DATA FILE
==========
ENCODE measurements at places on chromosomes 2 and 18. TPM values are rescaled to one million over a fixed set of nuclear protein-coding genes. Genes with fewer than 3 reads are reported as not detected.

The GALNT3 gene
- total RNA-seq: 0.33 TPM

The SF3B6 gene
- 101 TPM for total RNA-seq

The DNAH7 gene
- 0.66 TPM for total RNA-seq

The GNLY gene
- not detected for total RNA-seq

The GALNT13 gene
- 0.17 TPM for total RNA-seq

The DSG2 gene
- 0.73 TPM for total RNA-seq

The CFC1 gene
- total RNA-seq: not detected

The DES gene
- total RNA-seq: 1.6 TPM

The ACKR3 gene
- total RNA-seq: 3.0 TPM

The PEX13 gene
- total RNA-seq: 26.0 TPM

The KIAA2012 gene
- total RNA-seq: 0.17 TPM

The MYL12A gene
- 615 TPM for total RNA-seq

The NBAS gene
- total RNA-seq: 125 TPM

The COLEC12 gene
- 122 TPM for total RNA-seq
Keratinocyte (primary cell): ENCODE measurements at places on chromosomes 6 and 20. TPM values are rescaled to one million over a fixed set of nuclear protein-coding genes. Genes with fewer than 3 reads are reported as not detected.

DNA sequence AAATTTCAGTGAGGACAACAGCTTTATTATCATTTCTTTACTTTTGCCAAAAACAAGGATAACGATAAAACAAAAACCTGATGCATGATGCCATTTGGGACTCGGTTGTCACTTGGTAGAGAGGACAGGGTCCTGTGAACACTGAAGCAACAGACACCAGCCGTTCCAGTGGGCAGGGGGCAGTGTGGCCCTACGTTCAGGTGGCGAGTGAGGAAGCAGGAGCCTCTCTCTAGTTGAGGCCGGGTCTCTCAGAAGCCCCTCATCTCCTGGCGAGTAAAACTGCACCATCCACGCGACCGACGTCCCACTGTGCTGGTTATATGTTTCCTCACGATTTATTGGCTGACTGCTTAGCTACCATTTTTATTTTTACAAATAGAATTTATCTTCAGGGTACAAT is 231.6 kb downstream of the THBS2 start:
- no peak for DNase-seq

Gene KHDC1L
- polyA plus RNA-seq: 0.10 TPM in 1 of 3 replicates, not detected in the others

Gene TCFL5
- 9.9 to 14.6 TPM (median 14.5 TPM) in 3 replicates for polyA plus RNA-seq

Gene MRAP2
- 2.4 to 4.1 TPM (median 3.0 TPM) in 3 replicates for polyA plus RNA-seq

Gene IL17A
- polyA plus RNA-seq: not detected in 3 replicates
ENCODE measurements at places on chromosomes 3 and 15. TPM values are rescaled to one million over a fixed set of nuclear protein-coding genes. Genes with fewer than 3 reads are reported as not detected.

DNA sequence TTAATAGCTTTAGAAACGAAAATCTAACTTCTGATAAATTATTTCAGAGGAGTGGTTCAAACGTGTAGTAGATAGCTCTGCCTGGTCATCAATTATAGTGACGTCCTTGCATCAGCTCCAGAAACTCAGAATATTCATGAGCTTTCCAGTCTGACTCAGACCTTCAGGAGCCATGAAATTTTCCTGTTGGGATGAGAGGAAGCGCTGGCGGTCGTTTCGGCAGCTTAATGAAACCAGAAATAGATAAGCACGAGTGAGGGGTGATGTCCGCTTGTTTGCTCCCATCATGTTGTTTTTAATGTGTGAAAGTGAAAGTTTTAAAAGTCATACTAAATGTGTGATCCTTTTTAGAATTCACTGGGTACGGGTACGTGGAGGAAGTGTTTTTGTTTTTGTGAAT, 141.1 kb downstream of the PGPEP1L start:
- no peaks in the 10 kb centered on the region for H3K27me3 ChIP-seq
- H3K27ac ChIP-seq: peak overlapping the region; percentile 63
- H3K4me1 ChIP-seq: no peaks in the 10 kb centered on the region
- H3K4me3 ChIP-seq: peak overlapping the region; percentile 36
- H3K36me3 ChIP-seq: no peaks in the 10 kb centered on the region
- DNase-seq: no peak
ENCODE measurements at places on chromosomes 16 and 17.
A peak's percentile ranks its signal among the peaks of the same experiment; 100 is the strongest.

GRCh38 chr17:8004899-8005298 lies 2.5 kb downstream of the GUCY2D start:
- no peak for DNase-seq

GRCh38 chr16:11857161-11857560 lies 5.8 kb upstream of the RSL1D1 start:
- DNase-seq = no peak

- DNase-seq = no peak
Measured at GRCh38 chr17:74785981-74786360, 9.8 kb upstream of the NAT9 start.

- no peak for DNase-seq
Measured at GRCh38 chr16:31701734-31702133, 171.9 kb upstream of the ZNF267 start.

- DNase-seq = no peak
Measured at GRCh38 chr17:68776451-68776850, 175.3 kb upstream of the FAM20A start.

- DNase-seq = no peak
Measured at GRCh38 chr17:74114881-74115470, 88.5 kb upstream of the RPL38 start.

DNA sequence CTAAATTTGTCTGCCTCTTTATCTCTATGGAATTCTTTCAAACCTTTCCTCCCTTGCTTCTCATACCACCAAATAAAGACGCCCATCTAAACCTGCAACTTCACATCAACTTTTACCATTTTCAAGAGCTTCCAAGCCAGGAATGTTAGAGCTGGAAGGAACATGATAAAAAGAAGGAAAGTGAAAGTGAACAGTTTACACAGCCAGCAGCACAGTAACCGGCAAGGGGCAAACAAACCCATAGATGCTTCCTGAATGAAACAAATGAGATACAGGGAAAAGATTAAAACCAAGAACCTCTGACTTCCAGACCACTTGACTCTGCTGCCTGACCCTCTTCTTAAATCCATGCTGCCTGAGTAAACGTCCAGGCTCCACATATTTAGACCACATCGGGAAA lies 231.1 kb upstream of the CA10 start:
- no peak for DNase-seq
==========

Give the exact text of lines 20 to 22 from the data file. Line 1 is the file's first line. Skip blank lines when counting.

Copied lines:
The PEX13 gene
- total RNA-seq: 26.0 TPM

The KIAA2012 gene